What Happens At A Hazardous Wastewater Treatment Plant?

Hazardous wastewater treatment plants extract usable water from industrial wastes and make it safe to discharge in the surrounding environment. 


Yet for companies that generate hazardous waste, a wastewater treatment plant can play an important role in the recycling of water-based waste. In fact, this water can be used on-site for processes like cooling, solvent distillation and cleaning. 


If your company generates spent solvents as part of its manufacturing process, choosing a wastewater treatment plant that specializes in hazardous waste and uses the wastewater as part of a zero-waste strategy can significantly boost your company’s sustainability. Here’s what you need to know about what happens inside a hazardous wastewater treatment plant and how to transport your waste to this type of facility.

Inside A Hazardous Wastewater Treatment Plant



Hazardous wastewater treatment takes acids, bases,hazardous wastewater treatment plant coolants, oily water, latex paint and other water-based wastes and sends them through a treatment process that results in the extraction of usable water. 


In early industrial wastewater treatment plants in the United States, machinery was designed to clean water for discharge into nearby streams or bodies of water. The modern treatment facility has expanded water treatment options to include the reuse of water on-site rather than ejecting it into the environment.


While every wastewater treatment plant may differ in processes, here is what one process may look like:


  • A hazardous waste disposal company transports the water-based waste to a treatment plant, where it is received in drums, totes and tankers. 
  • An initial inspection and fingerprint analysis occurs in the receiving area to identify the waste.
  • Waste is directed to the water treatment area.
  • Corrosive liquids go to the neutralization area first. 
  • After neutralized, waste moves to the primary treatment area that includes phase separation, settling, flocculation and final filtering.
  • Finished clean water is stored in an accumulation tank.

Once treated water is stored in the accumulation tank, it is ready for onsite use, such as in a cooling tower or a primary combustion chamber that is used during a waste-to-energy process.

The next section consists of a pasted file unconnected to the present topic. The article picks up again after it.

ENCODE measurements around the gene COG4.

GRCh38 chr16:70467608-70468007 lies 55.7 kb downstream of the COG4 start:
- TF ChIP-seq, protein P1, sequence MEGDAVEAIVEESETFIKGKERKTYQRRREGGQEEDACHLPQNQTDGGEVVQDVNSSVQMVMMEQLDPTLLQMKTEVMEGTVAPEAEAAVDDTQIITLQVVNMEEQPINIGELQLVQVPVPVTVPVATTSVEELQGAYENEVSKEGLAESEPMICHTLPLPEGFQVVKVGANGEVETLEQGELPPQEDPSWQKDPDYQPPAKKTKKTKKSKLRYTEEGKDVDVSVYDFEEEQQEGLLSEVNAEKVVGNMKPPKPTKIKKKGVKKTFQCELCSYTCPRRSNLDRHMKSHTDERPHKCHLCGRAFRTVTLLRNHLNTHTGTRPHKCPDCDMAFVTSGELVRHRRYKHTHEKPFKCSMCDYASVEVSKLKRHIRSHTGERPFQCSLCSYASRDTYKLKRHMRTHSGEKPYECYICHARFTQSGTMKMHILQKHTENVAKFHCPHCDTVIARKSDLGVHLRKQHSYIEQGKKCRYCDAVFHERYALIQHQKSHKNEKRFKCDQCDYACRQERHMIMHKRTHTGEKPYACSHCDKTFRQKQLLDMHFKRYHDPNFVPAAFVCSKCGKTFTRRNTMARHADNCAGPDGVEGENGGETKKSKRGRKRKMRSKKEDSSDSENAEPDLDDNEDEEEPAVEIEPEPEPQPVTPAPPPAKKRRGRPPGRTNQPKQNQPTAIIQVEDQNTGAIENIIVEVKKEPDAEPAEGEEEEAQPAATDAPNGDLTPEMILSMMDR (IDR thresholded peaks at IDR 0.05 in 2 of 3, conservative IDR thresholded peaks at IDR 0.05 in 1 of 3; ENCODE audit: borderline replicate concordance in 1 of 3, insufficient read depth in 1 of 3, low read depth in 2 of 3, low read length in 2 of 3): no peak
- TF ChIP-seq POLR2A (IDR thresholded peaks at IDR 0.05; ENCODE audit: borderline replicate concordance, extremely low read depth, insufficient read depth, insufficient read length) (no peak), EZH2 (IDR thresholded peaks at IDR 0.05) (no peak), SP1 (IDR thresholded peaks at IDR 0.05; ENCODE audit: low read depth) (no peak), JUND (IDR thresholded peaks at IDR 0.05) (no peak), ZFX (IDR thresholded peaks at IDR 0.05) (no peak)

Getting Your Waste To A Wastewater Treatment Plant



If you generate wastewater as part of your industrial operations, sending it to a wastewater treatment facility that reuses water on-site rather than ejecting it into the environment can help boost your sustainability.


To ensure that your waste safely arrives at its destination, it’s important to work with a certified and experienced company that manages industrial waste disposal.


Although the wastewater is no longer at your facility, you are responsible for it until it is properly treated and disposed of, otherwise known as cradle to grave requirements.


When searching for a hazardous waste disposal company, it’s important to work with one that is experienced in the waste streams you produce. Each waste stream has its own set of procedures and laws that must be followed during disposal. 


Your needs may change over time, which is why it’s also important to work with a disposal company that can manage different legal requirements as your waste streams change.


The best disposal companies will offer a hazardous waste walk-through program to help address any current and future needs. This type of program evaluates your business, offering insight into areas of focus such as waste manifesting, hazardous waste procedures, storage evaluation, emergency readiness and employee training procedures.


The Future of the Modern Hazardous Waste Treatment Plant



Converting water-based hazardous waste into usable water is just the latest innovation in a long line of sustainable changes and updates made in the world of hazardous waste treatment. 


Taking advantage of this sustainable solution begins with hiring a reputable hazardous waste disposal company that will safely transport your waste to a wastewater treatment facility so that you can rest assured that your waste management processes are both sustainable and legal.


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